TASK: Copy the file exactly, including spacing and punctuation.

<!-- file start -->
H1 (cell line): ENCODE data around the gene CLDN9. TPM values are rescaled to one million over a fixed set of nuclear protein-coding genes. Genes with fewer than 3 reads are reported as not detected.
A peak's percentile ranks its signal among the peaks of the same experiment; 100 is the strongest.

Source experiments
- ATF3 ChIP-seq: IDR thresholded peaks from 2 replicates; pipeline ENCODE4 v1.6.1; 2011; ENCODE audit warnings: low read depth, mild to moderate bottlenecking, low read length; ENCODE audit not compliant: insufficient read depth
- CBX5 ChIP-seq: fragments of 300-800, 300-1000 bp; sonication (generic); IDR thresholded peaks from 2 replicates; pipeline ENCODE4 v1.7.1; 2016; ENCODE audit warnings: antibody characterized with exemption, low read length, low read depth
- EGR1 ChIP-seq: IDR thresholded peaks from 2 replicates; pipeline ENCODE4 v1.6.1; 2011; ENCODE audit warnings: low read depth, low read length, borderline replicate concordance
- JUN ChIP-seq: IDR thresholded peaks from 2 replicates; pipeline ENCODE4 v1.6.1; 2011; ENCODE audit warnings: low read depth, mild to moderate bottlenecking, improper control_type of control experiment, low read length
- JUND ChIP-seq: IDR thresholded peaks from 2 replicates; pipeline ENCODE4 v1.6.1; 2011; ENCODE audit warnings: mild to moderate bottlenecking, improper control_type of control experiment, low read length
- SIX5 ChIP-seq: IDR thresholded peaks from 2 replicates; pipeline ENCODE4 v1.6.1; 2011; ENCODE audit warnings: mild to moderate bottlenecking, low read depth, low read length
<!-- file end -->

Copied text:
H1 (cell line): ENCODE data around the gene CLDN9. TPM values are rescaled to one million over a fixed set of nuclear protein-coding genes. Genes with fewer than 3 reads are reported as not detected.
A peak's percentile ranks its signal among the peaks of the same experiment; 100 is the strongest.

Source experiments
- ATF3 ChIP-seq: IDR thresholded peaks from 2 replicates; pipeline ENCODE4 v1.6.1; 2011; ENCODE audit warnings: low read depth, mild to moderate bottlenecking, low read length; ENCODE audit not compliant: insufficient read depth
- CBX5 ChIP-seq: fragments of 300-800, 300-1000 bp; sonication (generic); IDR thresholded peaks from 2 replicates; pipeline ENCODE4 v1.7.1; 2016; ENCODE audit warnings: antibody characterized with exemption, low read length, low read depth
- EGR1 ChIP-seq: IDR thresholded peaks from 2 replicates; pipeline ENCODE4 v1.6.1; 2011; ENCODE audit warnings: low read depth, low read length, borderline replicate concordance
- JUN ChIP-seq: IDR thresholded peaks from 2 replicates; pipeline ENCODE4 v1.6.1; 2011; ENCODE audit warnings: low read depth, mild to moderate bottlenecking, improper control_type of control experiment, low read length
- JUND ChIP-seq: IDR thresholded peaks from 2 replicates; pipeline ENCODE4 v1.6.1; 2011; ENCODE audit warnings: mild to moderate bottlenecking, improper control_type of control experiment, low read length
- SIX5 ChIP-seq: IDR thresholded peaks from 2 replicates; pipeline ENCODE4 v1.6.1; 2011; ENCODE audit warnings: mild to moderate bottlenecking, low read depth, low read length